Government plans nuclear watchdog with limited powers

new Bill introduced in Parliament for setting up a Nuclear Safety Regulatory Authority (NSRA) could result in a regulatory system much weaker than the existing one.

Currently, the nuclear industry is regulated by the Atomic Energy Regulatory Board (AERB), which reports to the Department of Atomic Energy (DAE). After the Fukushima disaster, PM Manmohan Singh had promised a strong and independent regulatory system for India.

Though the proposed regulator will be independent of the DAE, it will work at the mercy of the central government and will have limited powers.

The central government will appoint its chairman and other members, and will also have powers to supersede it. In addition, the government can set up more regulatory bodies.

Above the NSRA will be another superstructure called the Council of Nuclear Safety, which will be presided over by the PM and will “oversee and review policies with respect to radiation safety, nuclear safety and other issues”. Weapon grade nuclear material has been kept out of the new regulator’s purview.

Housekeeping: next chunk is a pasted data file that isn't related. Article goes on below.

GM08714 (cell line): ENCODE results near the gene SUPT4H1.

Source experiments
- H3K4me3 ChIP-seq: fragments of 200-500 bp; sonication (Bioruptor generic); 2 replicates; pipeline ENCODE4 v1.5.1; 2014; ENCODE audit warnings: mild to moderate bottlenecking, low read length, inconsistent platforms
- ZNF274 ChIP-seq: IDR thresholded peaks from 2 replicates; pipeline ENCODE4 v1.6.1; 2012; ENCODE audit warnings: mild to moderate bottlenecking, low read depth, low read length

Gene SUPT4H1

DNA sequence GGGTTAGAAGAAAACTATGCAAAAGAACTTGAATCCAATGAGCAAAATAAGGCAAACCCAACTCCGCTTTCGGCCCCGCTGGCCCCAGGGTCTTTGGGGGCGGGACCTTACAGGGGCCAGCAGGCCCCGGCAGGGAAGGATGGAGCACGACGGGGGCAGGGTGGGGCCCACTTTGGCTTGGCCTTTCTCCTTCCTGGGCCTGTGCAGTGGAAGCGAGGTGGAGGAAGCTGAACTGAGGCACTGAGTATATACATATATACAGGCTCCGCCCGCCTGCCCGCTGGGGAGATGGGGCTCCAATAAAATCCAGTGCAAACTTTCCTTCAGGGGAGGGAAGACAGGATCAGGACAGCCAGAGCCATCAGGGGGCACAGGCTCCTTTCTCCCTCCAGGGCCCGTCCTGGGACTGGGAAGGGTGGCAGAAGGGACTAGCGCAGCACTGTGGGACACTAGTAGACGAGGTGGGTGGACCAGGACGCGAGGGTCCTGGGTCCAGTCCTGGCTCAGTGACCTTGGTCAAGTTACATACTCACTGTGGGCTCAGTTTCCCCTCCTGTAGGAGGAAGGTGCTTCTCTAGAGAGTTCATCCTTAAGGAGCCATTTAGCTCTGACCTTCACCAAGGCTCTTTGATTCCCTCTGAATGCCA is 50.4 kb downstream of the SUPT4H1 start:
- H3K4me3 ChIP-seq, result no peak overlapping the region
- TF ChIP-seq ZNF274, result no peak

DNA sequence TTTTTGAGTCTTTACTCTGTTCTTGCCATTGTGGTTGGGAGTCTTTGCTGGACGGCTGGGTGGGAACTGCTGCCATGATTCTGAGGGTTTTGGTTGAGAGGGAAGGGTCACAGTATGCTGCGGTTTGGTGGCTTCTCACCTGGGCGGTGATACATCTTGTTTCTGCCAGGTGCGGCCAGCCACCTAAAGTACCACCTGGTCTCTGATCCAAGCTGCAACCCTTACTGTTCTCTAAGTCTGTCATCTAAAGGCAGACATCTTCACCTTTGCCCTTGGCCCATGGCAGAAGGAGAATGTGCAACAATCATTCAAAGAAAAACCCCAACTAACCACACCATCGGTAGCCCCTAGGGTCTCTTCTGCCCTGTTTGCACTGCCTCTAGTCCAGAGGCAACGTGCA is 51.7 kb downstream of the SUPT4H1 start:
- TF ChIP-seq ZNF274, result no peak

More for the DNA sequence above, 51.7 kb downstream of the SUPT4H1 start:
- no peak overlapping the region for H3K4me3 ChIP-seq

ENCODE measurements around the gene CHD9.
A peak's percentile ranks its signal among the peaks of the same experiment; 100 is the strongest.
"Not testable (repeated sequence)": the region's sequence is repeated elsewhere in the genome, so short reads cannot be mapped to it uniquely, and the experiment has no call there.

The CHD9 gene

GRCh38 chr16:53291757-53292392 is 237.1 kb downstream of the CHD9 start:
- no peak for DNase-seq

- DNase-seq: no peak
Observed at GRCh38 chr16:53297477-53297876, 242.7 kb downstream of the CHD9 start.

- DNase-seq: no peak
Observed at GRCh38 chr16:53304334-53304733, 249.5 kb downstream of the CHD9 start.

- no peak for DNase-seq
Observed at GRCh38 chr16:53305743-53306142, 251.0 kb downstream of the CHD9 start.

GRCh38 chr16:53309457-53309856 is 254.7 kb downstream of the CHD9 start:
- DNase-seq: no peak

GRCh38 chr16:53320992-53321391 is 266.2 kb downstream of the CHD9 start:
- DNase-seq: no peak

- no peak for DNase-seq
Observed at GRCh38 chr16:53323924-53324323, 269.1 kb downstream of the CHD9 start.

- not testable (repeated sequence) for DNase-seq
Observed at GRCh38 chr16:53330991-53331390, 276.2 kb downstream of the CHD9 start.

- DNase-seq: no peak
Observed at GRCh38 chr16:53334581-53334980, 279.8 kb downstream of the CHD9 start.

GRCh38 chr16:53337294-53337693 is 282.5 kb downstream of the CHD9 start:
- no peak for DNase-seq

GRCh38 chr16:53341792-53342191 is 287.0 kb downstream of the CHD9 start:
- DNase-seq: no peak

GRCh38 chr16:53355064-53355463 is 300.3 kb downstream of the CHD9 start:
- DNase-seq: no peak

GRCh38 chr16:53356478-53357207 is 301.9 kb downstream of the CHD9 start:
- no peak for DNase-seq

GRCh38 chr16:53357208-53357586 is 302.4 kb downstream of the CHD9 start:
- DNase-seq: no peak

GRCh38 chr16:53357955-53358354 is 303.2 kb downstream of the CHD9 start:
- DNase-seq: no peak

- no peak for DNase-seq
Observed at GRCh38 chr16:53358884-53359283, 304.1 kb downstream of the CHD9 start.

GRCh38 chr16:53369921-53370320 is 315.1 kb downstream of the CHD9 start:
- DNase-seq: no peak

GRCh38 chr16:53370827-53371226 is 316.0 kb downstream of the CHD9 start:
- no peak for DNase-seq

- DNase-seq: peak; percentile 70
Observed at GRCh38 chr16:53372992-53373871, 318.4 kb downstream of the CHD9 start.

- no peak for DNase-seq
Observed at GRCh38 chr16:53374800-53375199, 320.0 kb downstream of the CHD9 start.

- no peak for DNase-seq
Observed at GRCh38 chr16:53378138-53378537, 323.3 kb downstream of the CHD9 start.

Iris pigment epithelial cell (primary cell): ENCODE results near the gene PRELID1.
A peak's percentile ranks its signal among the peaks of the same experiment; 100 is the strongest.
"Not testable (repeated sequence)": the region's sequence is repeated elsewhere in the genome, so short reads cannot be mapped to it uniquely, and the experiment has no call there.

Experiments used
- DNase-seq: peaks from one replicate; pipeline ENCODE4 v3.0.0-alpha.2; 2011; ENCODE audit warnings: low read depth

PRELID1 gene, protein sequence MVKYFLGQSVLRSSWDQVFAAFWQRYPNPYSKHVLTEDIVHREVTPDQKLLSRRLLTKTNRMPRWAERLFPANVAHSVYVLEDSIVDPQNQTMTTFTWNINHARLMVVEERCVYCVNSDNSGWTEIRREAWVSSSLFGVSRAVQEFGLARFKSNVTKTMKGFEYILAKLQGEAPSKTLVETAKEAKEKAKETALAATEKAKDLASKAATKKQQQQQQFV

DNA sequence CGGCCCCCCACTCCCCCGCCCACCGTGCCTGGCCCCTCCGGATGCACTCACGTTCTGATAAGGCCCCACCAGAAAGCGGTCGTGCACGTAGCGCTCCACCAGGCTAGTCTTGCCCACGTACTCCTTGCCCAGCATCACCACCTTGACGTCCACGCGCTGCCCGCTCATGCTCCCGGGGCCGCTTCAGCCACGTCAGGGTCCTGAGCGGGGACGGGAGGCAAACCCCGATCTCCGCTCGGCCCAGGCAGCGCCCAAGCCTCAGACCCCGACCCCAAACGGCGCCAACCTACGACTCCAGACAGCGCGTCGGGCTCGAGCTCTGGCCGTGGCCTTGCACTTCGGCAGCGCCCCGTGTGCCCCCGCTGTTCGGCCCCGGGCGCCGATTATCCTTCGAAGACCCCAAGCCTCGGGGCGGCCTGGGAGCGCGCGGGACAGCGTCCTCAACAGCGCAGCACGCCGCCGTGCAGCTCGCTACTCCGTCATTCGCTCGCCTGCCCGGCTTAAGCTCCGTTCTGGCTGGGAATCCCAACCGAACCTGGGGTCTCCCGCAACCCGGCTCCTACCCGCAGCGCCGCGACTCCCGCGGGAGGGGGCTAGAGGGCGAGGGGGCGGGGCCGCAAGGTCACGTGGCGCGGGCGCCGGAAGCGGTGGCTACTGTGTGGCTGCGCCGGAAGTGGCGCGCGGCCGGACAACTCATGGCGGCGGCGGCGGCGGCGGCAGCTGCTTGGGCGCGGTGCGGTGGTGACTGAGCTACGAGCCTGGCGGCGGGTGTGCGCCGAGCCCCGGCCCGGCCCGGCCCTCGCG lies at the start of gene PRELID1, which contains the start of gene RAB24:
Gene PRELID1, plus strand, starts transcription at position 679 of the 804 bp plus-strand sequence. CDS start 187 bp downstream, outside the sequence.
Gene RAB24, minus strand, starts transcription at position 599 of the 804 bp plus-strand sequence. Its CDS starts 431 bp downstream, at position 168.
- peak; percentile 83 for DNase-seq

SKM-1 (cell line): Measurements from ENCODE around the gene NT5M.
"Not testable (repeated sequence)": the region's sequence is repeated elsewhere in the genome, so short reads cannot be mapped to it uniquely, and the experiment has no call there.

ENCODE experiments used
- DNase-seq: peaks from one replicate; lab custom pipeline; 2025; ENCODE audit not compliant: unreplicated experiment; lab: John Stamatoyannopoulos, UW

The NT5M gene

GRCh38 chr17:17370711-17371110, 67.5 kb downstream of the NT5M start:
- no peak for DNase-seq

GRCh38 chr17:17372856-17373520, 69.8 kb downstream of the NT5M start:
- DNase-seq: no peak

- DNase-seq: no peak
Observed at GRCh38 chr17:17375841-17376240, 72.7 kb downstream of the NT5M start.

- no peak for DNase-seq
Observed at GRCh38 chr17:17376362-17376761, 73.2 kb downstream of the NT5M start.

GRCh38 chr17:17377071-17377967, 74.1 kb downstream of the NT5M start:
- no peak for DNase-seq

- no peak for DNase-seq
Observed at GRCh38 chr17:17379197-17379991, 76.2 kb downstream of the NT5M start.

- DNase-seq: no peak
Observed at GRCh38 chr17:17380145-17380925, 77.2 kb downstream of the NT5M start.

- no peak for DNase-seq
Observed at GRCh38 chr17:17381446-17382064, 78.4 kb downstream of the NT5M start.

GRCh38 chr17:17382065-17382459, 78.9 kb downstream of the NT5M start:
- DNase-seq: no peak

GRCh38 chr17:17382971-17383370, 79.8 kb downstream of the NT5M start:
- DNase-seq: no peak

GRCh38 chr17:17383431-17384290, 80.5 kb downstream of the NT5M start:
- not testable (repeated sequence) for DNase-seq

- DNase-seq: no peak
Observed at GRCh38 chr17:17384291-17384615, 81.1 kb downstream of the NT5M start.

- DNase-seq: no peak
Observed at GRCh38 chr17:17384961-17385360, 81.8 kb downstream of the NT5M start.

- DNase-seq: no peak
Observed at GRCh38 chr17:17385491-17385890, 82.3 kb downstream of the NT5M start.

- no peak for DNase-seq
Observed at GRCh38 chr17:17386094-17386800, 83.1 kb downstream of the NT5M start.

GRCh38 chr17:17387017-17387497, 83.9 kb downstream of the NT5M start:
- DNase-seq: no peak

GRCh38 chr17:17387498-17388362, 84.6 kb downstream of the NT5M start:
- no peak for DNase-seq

The AERB is empowered to issue licences and consent for setting up nuclear and radiation facilities in India covering all stages. But the NSRA’s jurisdiction will be confined to ensuring radiation and nuclear safety relating to “production, storage, disposal, transport, import and export” of nuclear and radiation material.

In matters of safety in design, location, construction, commissioning, operation and decommissioning of nuclear power plants, the NSRA can only “develop and notify” such standards and codes.

The AERB grants consent in different forms – licence, authorisation, registration and approval – based on the hazard potential associated with radiation sources. For instance, a licence is required for a power plant which falls in the ‘highest hazard’ category. The NSRA does not define such categories of consent.

Source – INDIA TODAY

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SUMIT KUMAR

Executive at India Electron Exchange

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